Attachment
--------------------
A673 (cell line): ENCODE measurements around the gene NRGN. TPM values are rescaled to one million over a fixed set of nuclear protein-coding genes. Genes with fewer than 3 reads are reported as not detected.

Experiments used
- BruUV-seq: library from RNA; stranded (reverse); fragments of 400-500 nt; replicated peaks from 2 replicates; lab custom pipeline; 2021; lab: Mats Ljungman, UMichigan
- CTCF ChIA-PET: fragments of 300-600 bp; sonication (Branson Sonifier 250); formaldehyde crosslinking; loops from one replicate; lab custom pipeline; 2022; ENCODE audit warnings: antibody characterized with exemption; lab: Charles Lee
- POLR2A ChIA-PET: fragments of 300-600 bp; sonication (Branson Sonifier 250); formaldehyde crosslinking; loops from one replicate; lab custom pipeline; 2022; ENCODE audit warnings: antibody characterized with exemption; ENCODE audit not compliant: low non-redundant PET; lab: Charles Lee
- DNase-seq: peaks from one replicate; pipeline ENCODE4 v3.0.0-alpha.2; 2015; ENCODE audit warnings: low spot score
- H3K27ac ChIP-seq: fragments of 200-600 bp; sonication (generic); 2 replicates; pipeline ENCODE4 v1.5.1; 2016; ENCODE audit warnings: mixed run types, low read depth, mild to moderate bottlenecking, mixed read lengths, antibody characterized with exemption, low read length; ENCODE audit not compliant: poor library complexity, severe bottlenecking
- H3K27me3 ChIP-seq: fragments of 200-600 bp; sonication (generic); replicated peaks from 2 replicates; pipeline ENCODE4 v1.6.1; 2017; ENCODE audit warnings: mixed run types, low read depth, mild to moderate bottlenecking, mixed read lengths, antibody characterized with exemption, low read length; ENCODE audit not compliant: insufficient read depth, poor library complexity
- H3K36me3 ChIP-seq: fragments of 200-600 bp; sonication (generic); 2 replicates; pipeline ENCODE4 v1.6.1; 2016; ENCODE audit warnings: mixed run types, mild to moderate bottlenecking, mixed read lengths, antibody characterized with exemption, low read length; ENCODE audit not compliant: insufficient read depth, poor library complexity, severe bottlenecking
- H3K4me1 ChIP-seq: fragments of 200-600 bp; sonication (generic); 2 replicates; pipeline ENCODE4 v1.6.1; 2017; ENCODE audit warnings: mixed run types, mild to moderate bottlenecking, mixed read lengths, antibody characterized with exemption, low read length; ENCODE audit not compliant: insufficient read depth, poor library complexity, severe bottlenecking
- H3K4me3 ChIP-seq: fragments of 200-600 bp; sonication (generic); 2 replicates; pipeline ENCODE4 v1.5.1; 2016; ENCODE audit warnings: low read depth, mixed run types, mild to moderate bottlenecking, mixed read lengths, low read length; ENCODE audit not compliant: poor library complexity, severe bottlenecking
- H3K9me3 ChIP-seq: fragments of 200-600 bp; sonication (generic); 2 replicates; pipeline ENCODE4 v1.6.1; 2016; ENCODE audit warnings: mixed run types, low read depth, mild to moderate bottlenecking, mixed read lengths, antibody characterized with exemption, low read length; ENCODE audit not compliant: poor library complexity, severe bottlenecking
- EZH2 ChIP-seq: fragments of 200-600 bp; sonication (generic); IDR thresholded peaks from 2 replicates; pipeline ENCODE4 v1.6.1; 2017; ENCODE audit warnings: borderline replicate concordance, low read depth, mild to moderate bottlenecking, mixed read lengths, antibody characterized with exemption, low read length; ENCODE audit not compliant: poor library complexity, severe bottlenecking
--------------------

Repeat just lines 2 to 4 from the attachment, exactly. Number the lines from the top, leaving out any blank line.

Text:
Experiments used
- BruUV-seq: library from RNA; stranded (reverse); fragments of 400-500 nt; replicated peaks from 2 replicates; lab custom pipeline; 2021; lab: Mats Ljungman, UMichigan
- CTCF ChIA-PET: fragments of 300-600 bp; sonication (Branson Sonifier 250); formaldehyde crosslinking; loops from one replicate; lab custom pipeline; 2022; ENCODE audit warnings: antibody characterized with exemption; lab: Charles Lee